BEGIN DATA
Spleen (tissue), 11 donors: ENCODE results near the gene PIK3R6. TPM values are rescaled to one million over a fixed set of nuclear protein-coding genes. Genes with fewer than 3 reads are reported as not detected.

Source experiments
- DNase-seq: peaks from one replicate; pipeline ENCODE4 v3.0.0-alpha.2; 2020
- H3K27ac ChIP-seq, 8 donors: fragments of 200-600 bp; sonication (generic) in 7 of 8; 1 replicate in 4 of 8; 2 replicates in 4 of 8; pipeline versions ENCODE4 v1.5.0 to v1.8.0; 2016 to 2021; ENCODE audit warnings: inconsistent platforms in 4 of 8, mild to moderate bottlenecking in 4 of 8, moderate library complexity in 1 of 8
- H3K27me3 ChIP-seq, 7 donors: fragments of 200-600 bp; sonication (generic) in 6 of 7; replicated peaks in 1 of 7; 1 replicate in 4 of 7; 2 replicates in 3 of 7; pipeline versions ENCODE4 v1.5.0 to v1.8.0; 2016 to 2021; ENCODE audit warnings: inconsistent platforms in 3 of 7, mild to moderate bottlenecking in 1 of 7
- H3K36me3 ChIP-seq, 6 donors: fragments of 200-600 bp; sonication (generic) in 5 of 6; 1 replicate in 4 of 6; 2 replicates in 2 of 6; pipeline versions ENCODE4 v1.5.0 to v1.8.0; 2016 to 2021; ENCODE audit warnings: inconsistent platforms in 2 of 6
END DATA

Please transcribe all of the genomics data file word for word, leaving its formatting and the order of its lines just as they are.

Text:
Spleen (tissue), 11 donors: ENCODE results near the gene PIK3R6. TPM values are rescaled to one million over a fixed set of nuclear protein-coding genes. Genes with fewer than 3 reads are reported as not detected.

Source experiments
- DNase-seq: peaks from one replicate; pipeline ENCODE4 v3.0.0-alpha.2; 2020
- H3K27ac ChIP-seq, 8 donors: fragments of 200-600 bp; sonication (generic) in 7 of 8; 1 replicate in 4 of 8; 2 replicates in 4 of 8; pipeline versions ENCODE4 v1.5.0 to v1.8.0; 2016 to 2021; ENCODE audit warnings: inconsistent platforms in 4 of 8, mild to moderate bottlenecking in 4 of 8, moderate library complexity in 1 of 8
- H3K27me3 ChIP-seq, 7 donors: fragments of 200-600 bp; sonication (generic) in 6 of 7; replicated peaks in 1 of 7; 1 replicate in 4 of 7; 2 replicates in 3 of 7; pipeline versions ENCODE4 v1.5.0 to v1.8.0; 2016 to 2021; ENCODE audit warnings: inconsistent platforms in 3 of 7, mild to moderate bottlenecking in 1 of 7
- H3K36me3 ChIP-seq, 6 donors: fragments of 200-600 bp; sonication (generic) in 5 of 6; 1 replicate in 4 of 6; 2 replicates in 2 of 6; pipeline versions ENCODE4 v1.5.0 to v1.8.0; 2016 to 2021; ENCODE audit warnings: inconsistent platforms in 2 of 6